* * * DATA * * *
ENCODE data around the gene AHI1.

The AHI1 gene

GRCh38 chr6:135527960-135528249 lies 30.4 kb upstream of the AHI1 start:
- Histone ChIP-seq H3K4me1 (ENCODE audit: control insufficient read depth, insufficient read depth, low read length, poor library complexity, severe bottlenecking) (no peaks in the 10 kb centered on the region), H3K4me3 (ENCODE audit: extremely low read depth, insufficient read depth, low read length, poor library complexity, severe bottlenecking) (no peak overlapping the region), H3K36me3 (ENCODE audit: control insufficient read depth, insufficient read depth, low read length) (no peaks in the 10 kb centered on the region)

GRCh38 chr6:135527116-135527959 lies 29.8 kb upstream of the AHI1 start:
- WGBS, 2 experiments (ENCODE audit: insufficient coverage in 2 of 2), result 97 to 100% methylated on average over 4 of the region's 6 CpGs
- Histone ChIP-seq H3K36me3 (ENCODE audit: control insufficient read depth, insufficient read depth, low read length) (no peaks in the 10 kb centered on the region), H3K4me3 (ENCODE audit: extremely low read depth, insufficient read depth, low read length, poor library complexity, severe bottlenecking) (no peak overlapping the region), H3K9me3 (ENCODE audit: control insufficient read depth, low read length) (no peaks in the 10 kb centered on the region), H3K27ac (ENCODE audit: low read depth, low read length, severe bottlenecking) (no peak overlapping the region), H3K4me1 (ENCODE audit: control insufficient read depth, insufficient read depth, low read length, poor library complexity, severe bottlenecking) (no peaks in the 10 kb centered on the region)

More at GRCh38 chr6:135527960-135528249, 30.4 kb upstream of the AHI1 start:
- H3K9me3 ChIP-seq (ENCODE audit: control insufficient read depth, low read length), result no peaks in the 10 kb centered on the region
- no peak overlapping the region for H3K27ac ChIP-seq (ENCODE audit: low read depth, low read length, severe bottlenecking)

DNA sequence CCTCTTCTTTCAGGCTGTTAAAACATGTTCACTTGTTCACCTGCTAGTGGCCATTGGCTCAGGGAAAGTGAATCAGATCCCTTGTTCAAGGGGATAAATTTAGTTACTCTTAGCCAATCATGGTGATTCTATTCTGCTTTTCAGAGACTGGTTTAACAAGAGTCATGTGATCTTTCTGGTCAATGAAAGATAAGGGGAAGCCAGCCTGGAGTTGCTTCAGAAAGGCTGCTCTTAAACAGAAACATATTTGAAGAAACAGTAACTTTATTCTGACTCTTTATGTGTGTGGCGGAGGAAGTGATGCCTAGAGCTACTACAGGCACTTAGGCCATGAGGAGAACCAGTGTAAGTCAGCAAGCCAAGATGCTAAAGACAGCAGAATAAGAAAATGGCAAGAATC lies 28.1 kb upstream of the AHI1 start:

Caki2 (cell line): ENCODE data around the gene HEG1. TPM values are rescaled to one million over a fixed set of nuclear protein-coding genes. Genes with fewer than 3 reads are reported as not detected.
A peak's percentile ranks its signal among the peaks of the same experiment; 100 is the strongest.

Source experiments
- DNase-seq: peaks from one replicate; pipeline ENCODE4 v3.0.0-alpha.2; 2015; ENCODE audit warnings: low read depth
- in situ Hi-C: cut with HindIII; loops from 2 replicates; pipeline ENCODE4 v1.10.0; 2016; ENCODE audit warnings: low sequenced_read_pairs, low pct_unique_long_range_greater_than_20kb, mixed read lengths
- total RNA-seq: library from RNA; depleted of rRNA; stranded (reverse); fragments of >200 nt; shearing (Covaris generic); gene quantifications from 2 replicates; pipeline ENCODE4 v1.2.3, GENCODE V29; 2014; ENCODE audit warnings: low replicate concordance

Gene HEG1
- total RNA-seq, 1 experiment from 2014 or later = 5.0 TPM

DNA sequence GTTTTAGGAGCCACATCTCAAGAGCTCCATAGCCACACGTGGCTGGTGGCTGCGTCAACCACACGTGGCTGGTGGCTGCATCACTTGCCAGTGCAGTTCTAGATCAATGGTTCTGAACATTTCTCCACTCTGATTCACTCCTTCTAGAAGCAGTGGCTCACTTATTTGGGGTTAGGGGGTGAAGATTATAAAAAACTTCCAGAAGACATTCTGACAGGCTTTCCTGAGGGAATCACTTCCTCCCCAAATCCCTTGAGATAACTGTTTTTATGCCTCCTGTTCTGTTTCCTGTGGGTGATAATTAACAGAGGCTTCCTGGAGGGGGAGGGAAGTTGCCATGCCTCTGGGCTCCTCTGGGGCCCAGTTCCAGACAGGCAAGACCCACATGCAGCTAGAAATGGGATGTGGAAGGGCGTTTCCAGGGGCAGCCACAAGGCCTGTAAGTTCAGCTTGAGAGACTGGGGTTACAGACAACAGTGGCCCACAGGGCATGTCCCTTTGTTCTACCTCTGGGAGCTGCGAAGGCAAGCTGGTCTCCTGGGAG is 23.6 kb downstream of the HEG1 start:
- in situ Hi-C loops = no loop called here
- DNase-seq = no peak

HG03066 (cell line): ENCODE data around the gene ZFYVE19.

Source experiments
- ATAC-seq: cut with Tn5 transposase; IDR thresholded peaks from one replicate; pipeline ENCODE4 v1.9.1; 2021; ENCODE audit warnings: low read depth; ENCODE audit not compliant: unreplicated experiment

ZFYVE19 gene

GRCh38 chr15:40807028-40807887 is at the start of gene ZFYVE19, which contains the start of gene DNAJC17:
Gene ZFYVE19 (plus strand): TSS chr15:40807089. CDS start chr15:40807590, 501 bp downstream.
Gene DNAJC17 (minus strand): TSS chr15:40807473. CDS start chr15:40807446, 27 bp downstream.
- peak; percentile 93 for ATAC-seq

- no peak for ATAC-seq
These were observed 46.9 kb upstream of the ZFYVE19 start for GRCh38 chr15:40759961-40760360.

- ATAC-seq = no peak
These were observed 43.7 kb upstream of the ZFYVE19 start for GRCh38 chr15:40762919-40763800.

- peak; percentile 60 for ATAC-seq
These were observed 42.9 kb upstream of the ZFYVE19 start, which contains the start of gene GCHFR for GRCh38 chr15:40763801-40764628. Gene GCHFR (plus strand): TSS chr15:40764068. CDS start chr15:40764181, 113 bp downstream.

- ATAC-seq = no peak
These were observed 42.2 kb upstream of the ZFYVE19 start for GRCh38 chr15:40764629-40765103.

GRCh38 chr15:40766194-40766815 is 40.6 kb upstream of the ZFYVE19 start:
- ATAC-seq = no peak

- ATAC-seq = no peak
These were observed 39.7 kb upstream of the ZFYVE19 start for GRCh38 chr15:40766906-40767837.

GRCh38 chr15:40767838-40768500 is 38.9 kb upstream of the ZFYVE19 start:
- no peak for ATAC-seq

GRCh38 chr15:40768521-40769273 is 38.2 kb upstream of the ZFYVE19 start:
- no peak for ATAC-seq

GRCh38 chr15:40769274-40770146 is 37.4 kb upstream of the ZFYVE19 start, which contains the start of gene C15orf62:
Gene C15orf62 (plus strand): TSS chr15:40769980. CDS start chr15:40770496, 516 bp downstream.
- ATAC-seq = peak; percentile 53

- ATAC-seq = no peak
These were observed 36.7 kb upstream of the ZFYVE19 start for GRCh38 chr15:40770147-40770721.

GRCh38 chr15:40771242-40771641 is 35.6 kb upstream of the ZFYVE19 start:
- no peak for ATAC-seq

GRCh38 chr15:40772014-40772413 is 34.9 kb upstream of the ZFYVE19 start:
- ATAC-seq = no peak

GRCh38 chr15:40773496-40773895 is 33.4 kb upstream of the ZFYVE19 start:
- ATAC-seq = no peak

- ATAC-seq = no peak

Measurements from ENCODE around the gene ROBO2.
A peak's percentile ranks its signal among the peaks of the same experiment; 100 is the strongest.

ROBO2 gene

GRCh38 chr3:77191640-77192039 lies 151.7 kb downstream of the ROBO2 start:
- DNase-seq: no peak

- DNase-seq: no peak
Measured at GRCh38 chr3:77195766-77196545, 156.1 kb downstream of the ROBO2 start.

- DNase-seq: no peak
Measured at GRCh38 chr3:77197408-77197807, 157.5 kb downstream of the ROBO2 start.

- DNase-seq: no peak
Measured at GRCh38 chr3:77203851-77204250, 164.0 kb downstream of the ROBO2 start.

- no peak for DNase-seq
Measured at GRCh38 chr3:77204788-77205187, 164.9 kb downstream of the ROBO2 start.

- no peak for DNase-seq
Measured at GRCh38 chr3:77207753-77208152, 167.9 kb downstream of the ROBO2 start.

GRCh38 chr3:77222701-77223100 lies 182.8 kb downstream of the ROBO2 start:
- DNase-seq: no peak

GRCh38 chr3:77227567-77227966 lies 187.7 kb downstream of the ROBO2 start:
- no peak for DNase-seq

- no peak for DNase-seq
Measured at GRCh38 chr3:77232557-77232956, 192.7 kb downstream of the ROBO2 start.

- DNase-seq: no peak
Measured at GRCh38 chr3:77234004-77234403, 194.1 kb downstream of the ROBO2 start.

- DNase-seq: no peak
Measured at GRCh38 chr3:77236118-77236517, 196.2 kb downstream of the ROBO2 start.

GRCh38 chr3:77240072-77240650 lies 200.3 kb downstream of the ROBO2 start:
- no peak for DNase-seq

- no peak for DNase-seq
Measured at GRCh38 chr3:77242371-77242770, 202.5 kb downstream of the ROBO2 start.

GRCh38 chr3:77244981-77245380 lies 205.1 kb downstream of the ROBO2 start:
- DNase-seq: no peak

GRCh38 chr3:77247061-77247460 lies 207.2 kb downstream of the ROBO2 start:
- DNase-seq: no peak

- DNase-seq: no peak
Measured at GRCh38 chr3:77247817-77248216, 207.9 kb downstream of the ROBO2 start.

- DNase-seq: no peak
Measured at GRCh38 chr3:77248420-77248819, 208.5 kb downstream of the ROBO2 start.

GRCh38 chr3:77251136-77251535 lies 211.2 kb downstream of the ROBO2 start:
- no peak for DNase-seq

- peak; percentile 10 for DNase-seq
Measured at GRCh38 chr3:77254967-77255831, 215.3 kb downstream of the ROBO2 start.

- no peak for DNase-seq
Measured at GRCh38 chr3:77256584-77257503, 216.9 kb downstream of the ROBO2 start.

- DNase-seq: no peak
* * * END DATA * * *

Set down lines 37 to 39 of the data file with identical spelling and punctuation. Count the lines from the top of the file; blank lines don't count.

- ATAC-seq = no peak
These were observed 42.2 kb upstream of the ZFYVE19 start for GRCh38 chr15:40764629-40765103.

GRCh38 chr15:40766194-40766815 is 40.6 kb upstream of the ZFYVE19 start: